The Worst May Be Over For Pakistan For Now
Notably, similar to its estranged sibling Bangladesh, Pakistan banks heavily on textiles for export earnings. It is the fifth largest producer of cotton. Together, garments and raw cotton contribute nearly 60 per cent of Pakistani exports.
For Bangladesh, garments contribute 85 per cent of the export revenue. They don’t have cotton and is dependent on imports for raw material. Yet, Dhaka is miles ahead in exports and surpassed Pakistan’s GDP in 2018-19.
Clearly, Pakistani economy suffers from serious competitiveness hurdles and, that is despite having access to bigger finance, which is crucial to build necessary infrastructure.
According to World Bank Debt Statistics 2022, during 2010 and 2020, Pakistan’s external debt stock increased by 71 per cent from $63 billion to $108 billion. Bangladesh’s external debt reached $67.7 billion in 2020.
Geopolitics Is Key
To sum up, money was showered on Pakistan for all these years. Islamabad didn’t make a productive use of it and ended up in a debt trap.
Ideally, the economy should undergo a painful restructuring process. There is little case for IMF to lend it more money. However, geopolitical realities should force the Western block to loosen its purse strings.
According to an IMF report in September 2022, 30 per cent of Islamabad’s total external borrowing is from China. The tally increased from 27 per cent at the beginning of the year.
It means, if IMF chokes finance, Pakistan will take refuge in China. The all-powerful Pakistani army is culturally more attuned to the West and they do not want the country to be an official Chinese colony.
Meanwhile, China is rapidly increasing its influence in the Middle East, so much so that Beijing had recently brought permanent enemies — Iran and Saudi Arabia — together.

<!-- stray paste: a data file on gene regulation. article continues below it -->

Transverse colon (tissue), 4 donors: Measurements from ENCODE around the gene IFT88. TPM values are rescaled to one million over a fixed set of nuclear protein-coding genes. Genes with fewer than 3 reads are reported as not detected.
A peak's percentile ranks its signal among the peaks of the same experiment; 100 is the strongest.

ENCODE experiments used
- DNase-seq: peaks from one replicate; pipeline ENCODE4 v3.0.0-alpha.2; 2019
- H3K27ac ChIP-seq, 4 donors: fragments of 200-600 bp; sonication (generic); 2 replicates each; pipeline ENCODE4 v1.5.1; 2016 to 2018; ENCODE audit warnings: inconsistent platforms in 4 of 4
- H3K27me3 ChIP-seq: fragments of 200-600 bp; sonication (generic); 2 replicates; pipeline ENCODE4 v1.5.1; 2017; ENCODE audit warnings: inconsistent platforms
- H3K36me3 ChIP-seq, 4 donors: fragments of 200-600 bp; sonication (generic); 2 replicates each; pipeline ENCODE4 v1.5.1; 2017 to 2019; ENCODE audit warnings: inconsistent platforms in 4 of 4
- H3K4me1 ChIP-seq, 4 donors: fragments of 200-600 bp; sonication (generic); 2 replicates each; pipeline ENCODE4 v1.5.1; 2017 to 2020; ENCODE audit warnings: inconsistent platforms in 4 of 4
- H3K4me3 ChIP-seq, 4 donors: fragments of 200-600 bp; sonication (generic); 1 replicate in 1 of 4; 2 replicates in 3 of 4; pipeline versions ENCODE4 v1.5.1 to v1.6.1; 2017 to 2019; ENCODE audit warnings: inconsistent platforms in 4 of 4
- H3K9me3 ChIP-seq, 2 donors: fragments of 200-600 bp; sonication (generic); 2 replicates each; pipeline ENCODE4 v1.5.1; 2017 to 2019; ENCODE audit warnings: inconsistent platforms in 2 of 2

Both Riyadh and Tehran announced normalisation of relation last month, after high level meetings with the Chinese president Xi Jinping. This had practically ended the US monopoly over Saudi Arabia.
Riyadh was giving signals to revisit its foreign policy for some time. There had been toxic exchanges between Saudi and the US last year, over crude oil production and pricing issues. The recent developments formalised the shift.
Importantly, after China, Saudi Arabia is a large lender to Pakistan. It means the US-led block has little option but extending fresh finance and ensuring a degree of control over Pakistan. The IMF lending is, therefore, a foregone conclusion.
The IMF lending might not stop with the current package that will keep Islamabad afloat till election. The new government has to seek more funds to avoid a default and, they might get it too.
Trade To Resume
Pakistan has used geopolitics in its favour for a long time, it would once again ensure a lifeline to the economy. However, topsy-turvy over the last few years, has had a few positive takeaways.
First, IMF forced the weak Shehbaz Sharif government to take some tough decisions, which will push the country to restructuring.
For decades, Pakistan followed a peculiar policy of high import duty on automobiles but one of the lowest auto-fuel prices outside the oil-producing nations. The policy helped the rich.
Similarly, 40 per cent electricity was generated from costly gas (27 per cent) and fuel oil (13 per cent). But electricity was distributed at a subsidised rate. Only 15 per cent electricity is generated from the cheapest fossil fuel, coal.
Sharp upward revision in energy prices created new tax opportunities for the government and reduced the potential subsidy. But more importantly, it would push Pakistan to be cost-competitive.
Meanwhile, the hyper-inflation (35 per cent in March) created wide awareness in Pakistan about the importance of bilateral trade. Delhi’s rising economic and political muscle has become a part of the political discourse.
The setting is perfect to resume trade, it’s now a matter of timing. For ages, Pakistani politics thrived on anti-India stance, it is difficult for them to shift gear now, at least not before the election with Narendra Modi in power in Delhi.
In fact, it is a million-dollar question, if they would dare to resume trade before the 2024 general election in India, with opposition parties banking on minority votes.
Resumption of trade does not mean end of notoriety either. Pakistan made it a practice to thrive on geopolitical rent. The paradigm is now challenged but not over. Their politics will take a long time to come out of it.
Till then, India’s aim should be to keep the enemy weak and engaged.